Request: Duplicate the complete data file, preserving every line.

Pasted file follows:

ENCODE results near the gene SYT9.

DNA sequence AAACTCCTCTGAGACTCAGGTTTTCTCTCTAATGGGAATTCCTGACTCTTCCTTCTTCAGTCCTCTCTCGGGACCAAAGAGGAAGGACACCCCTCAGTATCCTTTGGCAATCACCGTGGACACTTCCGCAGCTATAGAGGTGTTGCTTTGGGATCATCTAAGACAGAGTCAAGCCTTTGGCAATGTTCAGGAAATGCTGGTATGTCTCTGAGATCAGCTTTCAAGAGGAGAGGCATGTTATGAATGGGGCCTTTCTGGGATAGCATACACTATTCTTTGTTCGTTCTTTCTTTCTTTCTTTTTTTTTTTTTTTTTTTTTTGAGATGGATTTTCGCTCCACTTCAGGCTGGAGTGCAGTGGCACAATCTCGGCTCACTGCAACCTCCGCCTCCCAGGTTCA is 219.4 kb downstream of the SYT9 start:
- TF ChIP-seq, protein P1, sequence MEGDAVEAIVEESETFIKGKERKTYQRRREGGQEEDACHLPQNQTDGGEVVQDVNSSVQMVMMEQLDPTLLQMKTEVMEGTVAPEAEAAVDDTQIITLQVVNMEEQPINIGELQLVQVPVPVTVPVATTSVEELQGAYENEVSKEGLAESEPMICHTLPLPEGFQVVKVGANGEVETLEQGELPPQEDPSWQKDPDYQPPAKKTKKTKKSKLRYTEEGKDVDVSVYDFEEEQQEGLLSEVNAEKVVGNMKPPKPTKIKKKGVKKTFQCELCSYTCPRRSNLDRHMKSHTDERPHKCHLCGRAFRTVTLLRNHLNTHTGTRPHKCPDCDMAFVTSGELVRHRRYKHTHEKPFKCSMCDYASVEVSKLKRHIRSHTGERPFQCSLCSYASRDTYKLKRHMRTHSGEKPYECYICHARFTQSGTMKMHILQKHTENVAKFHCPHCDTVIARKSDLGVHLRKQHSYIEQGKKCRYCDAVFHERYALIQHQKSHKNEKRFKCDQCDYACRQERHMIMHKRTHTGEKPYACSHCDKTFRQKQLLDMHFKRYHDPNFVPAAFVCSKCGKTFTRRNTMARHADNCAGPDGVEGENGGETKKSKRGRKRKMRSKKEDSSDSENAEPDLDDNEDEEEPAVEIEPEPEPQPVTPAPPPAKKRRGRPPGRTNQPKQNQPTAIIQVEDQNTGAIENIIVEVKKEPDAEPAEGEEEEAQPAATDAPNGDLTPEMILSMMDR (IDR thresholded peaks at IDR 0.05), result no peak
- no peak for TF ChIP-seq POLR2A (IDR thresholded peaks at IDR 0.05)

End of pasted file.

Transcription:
ENCODE results near the gene SYT9.

DNA sequence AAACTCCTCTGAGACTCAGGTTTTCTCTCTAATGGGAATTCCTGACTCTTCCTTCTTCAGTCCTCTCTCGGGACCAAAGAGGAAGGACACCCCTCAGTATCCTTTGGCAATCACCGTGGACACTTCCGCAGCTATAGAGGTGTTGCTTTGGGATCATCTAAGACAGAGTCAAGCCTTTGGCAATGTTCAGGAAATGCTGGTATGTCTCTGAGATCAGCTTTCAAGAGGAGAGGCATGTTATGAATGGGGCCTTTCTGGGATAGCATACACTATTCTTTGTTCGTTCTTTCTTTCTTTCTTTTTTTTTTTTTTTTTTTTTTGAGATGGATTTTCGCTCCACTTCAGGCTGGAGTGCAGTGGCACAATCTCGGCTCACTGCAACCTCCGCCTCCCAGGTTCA is 219.4 kb downstream of the SYT9 start:
- TF ChIP-seq, protein P1, sequence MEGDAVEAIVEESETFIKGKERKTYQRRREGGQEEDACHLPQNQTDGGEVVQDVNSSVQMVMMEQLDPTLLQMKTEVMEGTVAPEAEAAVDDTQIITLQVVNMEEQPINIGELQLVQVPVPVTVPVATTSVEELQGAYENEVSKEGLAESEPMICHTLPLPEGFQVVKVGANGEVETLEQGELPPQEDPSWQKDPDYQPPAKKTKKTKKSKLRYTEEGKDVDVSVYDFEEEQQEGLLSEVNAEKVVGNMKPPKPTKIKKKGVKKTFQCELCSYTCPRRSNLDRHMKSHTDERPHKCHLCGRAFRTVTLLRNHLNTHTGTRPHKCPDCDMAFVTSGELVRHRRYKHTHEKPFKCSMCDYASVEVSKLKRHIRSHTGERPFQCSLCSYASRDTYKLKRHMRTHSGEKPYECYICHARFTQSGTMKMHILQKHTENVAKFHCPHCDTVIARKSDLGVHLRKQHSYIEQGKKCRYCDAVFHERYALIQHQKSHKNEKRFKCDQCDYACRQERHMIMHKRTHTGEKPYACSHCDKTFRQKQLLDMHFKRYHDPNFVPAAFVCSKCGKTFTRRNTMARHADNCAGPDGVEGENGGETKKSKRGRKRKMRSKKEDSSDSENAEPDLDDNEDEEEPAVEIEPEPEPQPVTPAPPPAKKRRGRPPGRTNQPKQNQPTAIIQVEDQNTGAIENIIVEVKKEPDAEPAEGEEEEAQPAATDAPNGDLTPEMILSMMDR (IDR thresholded peaks at IDR 0.05), result no peak
- no peak for TF ChIP-seq POLR2A (IDR thresholded peaks at IDR 0.05)